In 2017, Steven Henikoff’s lab at the Fred Hutchinson Cancer Research Center published their first paper describing CUT&RUN. This in situ chromatin mapping assay builds on ChIC technology from Ulrich Laemmli’s group, using a protein A-fused micrococcal nuclease (pA-MNase) to selectively cleave antibody-bound chromatin loci in intact cells and nuclei. Skene et al. describes the assay and uses it to profile several transcription factors in yeast and human nuclei. Head-to-head comparisons with ChIP-seq assays further highlights the enhanced sensitivity, improved signal : noise, and reduced sequencing requirement of CUT&RUN vs. leading assays.
Meers et al. Improved CUT&RUN chromatin profiling tools. eLife 8, e46314 (2019). (PMID: 31232687)
This 2019 paper from the Henikoff lab reports the development of a novel protein A-protein G fused micrococcal nuclease (pAG-MNase), for use in CUT&RUN. pAG-MNase expands antibody species compatibility in CUT&RUN assays and forms the basis for EpiCypher’s CUTANA CUT&RUN technology. This paper also describes the use of E. coli DNA for assay calibration and a modified MNase digestion strategy for improved yield with minimal background, representing significant breakthroughs for CUT&RUN assays.
Yusufova et al. Histone H1 Loss drives lymphoma by disrupting 3D chromatin architecture. Nature AOP (2020). (PMID: 33299181)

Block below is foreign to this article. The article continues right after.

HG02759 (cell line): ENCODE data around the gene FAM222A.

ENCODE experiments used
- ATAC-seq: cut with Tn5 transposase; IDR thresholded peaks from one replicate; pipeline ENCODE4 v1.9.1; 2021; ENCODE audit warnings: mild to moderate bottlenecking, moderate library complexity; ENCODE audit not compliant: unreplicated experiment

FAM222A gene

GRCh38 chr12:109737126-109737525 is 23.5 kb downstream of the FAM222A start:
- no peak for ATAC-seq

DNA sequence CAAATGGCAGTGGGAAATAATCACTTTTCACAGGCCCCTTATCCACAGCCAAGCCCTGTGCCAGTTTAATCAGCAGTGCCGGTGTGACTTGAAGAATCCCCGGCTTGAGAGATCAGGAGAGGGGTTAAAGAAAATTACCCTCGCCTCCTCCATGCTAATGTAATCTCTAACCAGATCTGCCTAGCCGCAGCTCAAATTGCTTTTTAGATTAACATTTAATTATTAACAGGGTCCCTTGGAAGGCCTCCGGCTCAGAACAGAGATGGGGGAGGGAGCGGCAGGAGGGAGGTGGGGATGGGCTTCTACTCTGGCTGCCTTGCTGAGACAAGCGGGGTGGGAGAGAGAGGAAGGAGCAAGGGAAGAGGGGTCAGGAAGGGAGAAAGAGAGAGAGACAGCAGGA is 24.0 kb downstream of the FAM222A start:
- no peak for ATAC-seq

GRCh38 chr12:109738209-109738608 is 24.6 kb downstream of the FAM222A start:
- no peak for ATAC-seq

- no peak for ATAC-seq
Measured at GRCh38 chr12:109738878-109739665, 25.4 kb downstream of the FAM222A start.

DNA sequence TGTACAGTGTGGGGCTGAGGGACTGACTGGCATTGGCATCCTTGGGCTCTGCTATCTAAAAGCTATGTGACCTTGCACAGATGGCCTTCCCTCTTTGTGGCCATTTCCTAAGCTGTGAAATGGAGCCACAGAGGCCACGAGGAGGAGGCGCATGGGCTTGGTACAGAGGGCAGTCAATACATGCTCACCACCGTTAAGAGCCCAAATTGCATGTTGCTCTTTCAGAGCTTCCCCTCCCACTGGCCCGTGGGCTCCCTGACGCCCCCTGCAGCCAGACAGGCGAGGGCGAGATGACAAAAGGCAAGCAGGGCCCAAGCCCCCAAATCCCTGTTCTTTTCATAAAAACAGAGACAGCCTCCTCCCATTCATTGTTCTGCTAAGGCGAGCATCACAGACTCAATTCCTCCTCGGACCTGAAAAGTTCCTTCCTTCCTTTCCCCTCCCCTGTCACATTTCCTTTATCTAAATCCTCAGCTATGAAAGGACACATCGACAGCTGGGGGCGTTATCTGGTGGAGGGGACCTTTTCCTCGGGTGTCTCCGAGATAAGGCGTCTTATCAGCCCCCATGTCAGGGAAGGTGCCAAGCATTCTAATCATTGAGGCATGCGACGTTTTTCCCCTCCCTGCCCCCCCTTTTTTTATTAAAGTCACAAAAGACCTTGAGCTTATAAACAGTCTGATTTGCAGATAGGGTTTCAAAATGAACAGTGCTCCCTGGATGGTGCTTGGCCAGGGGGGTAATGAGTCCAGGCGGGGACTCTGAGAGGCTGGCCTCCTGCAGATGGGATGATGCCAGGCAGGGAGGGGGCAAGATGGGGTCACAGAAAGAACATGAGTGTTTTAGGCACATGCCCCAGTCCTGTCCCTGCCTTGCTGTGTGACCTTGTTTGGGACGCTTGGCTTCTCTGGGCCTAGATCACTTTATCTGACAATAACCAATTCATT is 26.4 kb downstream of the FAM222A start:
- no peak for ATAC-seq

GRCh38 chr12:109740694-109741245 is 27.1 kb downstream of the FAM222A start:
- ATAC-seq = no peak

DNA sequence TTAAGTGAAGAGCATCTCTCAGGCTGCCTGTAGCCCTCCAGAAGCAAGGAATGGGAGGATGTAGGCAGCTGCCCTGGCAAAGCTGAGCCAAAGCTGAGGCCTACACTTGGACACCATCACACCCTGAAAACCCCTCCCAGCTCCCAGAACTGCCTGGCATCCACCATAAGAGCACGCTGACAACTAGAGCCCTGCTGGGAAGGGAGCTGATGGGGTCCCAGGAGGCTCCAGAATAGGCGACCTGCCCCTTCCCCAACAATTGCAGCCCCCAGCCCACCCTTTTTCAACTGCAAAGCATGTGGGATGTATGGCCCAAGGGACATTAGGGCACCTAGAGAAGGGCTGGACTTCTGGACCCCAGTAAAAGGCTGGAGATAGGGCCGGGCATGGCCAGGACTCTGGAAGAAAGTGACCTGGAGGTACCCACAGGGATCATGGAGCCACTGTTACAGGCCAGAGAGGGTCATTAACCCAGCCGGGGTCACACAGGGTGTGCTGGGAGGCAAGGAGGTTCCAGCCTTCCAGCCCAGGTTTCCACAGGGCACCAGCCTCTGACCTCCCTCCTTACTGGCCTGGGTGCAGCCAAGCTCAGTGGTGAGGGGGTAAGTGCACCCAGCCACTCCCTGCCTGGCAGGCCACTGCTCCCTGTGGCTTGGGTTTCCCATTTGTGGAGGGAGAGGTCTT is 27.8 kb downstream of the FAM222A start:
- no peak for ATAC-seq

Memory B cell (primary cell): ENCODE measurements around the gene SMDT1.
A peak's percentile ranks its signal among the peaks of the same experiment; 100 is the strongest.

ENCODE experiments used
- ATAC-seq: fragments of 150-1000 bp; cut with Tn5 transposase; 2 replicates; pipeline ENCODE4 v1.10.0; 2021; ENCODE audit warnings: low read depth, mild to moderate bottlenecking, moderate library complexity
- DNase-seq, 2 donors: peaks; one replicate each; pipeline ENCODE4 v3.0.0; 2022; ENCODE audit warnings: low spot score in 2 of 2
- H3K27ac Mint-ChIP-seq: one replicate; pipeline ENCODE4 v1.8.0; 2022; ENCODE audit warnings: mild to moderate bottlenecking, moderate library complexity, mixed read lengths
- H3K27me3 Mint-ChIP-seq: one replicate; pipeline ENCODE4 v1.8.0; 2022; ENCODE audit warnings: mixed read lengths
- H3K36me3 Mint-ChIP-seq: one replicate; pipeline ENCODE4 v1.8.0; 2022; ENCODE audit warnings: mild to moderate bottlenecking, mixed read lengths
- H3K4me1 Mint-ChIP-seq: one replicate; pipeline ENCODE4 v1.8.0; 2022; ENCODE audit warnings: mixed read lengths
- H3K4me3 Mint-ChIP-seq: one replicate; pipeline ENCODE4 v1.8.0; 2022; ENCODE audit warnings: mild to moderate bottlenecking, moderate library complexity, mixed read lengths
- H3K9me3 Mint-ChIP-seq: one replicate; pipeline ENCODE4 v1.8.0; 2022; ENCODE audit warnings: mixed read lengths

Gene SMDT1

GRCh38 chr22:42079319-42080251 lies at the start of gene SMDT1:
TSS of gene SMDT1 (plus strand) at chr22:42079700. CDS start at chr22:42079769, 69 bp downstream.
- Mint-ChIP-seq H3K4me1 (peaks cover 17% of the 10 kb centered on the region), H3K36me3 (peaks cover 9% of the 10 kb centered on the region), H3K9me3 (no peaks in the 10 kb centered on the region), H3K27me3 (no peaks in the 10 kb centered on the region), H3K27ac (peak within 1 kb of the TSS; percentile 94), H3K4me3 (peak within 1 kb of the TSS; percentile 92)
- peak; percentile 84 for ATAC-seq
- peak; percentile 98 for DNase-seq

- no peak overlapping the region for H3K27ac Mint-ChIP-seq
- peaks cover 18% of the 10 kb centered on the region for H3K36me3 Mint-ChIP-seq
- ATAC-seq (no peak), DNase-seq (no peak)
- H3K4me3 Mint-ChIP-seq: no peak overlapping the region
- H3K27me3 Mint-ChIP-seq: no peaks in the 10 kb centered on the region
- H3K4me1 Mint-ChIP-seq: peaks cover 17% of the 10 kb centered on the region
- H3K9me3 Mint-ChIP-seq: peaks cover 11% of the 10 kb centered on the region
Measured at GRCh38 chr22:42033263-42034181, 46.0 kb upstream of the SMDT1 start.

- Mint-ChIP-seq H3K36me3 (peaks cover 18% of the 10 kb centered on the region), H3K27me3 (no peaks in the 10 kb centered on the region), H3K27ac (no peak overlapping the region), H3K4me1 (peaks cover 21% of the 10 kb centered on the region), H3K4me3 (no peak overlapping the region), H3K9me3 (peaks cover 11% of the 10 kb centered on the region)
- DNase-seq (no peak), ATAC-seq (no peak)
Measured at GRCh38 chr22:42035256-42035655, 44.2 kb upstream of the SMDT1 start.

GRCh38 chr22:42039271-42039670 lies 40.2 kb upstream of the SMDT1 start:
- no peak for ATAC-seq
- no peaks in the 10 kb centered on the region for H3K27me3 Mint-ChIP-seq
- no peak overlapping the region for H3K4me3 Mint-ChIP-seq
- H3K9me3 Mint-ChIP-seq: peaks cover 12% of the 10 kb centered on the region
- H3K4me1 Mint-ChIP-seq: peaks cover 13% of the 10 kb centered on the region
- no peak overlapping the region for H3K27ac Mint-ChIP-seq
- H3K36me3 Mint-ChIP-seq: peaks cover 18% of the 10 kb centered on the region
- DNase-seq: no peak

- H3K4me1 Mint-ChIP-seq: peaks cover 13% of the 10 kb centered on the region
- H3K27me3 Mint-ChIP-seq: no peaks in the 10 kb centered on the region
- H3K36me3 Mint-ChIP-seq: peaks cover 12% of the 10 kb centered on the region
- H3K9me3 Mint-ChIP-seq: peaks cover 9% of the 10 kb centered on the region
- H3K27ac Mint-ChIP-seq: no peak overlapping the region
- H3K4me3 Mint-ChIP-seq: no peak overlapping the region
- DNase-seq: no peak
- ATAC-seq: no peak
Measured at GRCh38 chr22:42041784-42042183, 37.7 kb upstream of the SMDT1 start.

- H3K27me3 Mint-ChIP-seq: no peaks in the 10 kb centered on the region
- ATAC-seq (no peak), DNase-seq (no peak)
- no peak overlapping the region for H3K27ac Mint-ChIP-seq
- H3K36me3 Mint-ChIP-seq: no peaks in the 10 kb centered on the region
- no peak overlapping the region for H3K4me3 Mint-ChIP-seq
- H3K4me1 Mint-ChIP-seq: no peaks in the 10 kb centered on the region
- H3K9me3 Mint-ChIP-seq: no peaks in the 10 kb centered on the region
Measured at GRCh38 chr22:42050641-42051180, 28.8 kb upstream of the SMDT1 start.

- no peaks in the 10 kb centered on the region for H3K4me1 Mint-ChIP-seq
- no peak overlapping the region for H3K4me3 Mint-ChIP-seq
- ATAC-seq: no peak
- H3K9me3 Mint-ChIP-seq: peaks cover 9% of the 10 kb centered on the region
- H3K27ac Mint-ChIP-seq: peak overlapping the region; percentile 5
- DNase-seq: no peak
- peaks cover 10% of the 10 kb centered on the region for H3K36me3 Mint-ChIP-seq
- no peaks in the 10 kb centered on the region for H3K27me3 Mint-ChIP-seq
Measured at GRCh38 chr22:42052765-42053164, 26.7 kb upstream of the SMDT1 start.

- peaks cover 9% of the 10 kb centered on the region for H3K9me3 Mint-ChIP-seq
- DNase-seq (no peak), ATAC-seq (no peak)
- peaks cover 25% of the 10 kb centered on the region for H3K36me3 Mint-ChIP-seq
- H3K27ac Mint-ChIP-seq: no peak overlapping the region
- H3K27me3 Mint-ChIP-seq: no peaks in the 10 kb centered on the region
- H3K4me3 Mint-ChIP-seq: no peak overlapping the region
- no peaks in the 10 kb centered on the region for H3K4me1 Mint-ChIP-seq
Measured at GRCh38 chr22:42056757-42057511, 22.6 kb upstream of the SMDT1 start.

Linker histone H1 proteins are important components of chromatin structure and are frequently mutated in B-cell lymphoma, but their role in cancer development has been unclear. Here, Yusufova et al. establish H1 as a bona fide tumor suppressor protein, demonstrating that H1 mutations alter chromatin structure to support re-expression of developmental genes and subsequent cancer development. EpiCypher’s use of CUTANA CUT&RUN technology to examine changes in H3K9me2 and H3K9me3 was key to uncovering this complex mechanism.
Wilson et al. ARID1A mutations promote P300-dependent endometrial invasion through super-enhancer hyperacetylation. Cell Rep. 33, 108366 (2020). (PMID: 33176148)
ARID1A is a key subunit of the SWI/SNF chromatin remodeling complex and is commonly mutated in severe forms of endometriosis; however, its function is not well defined. Here, Wilson et al. show that ARID1A co-localizes with and represses the p300 lysine acetyltransferase. Mutation of ARID1A results in increased H2K27ac at super-enhancers and supports invasive endometrial growth. To profile H3K27ac at super-enhancers, Wilson et al. applied EpiCypher’s CUTANA pAG-MNase for ultra-sensitive CUT&RUN assays.
Stengel et al. Definition of a small core transcriptional circuit regulated by AML1-ETO. Mol Cell AOP (2020). (PMID: 33382982)
Chromosomal translocations in cancer can result in fusions of transcription factors to other protein domains, altering gene expression to drive oncogenesis. In acute myeloid leukemia (AML), the most common fusion protein is AML-ETO, combining the DNA binding domain of AML/RUNX1 to the transcriptional corepressor ETO. Here, Stengel et al. performed a comprehensive analysis of AML-ETO function, utilizing PRO-seq, CRISPR-based mutagenesis, and EpiCypher CUT&RUN technology to define AML-ETO targets and downstream effects.
To see a full list of publications, click here.